American and English Camps Visitor Centers Open Labor Day
The American and English camps visitor centers will be open on the Labor Day holiday, September 1. Call 360-378-2240, ext. 2226 or 360-378-4409 for information.
English Camp Visitor Contact Station on Winter Schedule
The English Camp visitor contact station in the Royal Marine Barracks is closed for the season, starting September 2. Grounds are open daily from dawn to 11 p.m.
American Camp Visitor Center on Winter Schedule
The American Camp visitor center is open 8:30 a.m. to 5 p.m. daily from September 2 to June 6, 2015. Grounds remain open daily from dawn to 11 p.m. Telephone 360-378-2240, ext. 2227 or 2226 for information. More »
Have you noticed the barren "moonscape' along Pickett's Lane, the stretch with no grasses or wildflowers in sight? This is an example of how destructive the European rabbit can be. A nonnative species brought to the island in the late 1800s, they are destroying the prairie by digging extensive burrow systems. Fencing constructed in recent years prevents them from entering certain areas targeted for restoration, and additional ways to control them are currently under discussion.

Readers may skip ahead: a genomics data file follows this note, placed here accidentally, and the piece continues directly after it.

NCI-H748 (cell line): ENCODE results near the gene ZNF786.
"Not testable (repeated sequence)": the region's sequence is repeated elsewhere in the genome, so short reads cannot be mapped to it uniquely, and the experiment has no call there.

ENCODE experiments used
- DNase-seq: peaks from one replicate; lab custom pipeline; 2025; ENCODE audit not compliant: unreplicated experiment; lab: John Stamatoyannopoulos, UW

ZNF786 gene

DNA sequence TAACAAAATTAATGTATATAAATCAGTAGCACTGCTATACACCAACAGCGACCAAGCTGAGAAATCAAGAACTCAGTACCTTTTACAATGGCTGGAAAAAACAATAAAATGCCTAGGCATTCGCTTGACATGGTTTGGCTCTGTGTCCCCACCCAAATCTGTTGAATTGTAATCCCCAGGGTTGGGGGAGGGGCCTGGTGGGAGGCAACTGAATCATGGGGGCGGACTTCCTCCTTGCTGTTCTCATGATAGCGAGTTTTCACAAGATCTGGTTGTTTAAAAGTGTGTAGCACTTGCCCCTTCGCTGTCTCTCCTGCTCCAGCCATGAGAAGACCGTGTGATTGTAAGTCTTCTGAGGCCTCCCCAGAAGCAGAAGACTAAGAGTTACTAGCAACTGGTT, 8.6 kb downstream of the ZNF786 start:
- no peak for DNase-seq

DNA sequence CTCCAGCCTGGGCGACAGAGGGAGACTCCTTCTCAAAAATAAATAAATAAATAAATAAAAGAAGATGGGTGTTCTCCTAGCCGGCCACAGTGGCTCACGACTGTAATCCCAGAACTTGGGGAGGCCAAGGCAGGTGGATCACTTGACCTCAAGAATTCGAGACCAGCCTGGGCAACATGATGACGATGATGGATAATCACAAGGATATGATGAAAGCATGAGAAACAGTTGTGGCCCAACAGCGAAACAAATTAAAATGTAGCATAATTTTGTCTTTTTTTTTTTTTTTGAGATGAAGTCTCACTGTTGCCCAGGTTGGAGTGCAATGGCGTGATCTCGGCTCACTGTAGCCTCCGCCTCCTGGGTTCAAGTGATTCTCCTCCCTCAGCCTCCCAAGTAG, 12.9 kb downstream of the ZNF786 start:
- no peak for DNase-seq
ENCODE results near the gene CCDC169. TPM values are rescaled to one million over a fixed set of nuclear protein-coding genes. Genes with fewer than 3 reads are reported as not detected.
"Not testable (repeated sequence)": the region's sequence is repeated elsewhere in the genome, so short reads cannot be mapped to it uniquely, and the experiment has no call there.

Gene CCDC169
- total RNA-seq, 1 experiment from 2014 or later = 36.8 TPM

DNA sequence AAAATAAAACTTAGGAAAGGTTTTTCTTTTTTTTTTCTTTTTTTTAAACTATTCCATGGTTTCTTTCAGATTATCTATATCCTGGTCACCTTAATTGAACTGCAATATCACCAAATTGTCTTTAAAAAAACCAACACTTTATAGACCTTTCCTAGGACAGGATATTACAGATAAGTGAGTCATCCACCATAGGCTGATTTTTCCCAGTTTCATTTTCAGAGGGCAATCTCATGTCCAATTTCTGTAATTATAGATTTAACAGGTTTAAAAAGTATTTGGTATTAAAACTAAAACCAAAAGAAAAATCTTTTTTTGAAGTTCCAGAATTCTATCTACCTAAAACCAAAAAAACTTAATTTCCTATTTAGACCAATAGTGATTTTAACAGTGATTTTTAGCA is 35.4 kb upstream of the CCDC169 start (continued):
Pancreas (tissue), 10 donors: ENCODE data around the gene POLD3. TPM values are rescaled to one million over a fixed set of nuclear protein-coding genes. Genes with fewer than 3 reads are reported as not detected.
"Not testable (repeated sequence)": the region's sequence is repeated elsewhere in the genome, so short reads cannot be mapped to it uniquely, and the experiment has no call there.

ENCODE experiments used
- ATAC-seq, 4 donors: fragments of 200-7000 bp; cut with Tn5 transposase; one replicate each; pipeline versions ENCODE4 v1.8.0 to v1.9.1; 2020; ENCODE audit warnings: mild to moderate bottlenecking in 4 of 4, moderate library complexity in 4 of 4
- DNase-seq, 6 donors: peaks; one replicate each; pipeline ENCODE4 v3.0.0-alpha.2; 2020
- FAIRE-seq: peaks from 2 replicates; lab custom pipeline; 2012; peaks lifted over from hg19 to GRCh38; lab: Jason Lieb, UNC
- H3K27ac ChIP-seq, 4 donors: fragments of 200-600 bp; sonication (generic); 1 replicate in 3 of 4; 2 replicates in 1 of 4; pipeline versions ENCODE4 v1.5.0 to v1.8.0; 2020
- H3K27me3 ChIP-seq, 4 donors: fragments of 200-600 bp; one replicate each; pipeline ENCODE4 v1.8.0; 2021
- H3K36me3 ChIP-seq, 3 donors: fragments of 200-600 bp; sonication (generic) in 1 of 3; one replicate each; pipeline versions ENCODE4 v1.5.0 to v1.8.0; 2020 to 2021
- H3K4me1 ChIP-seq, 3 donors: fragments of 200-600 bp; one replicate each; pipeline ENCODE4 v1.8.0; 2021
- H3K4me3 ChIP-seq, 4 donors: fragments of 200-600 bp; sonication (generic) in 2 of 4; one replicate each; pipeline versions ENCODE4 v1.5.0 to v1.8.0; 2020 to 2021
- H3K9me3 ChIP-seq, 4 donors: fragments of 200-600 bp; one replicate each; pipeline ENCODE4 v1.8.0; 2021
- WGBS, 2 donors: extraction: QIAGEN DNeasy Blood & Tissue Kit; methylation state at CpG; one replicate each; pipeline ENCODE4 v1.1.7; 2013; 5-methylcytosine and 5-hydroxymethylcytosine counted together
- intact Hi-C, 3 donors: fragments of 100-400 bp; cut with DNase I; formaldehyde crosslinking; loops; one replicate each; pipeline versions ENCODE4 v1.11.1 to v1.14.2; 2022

One common misconception is that eagles and foxes will starve if rabbits are removed. While it's true that bald eagles and nonnative red foxes occasionally feed on park rabbits—particularly those killed by cars or farm equipment—studies show that up to 97 percent of the eagle's diet is composed of fish and birds, and the red fox diet ranges from berries and insects to birds and small mammals. In general, both are opportunistic feeders and frequently feed on available and abundant foods. Voles, for instance, are a delicacy for the red fox, yet studies show that the barren landscape created by the European rabbit is not suitable for small native mammals such as Townsend's vole. Removing rabbits would allow the habitat to regenerate and be home again to voles, mice, and other native mammals.
Did You Know?
Camas bulbs were so highly prized by Northwest Indians for their creamy potato/baked pear taste that groups sometimes fought over the best growing areas, and people traveled great distances to harvest the bulbs and prepare them into thin, dry cakes. To ensure future harvests, the Indians burned the prairie regularly.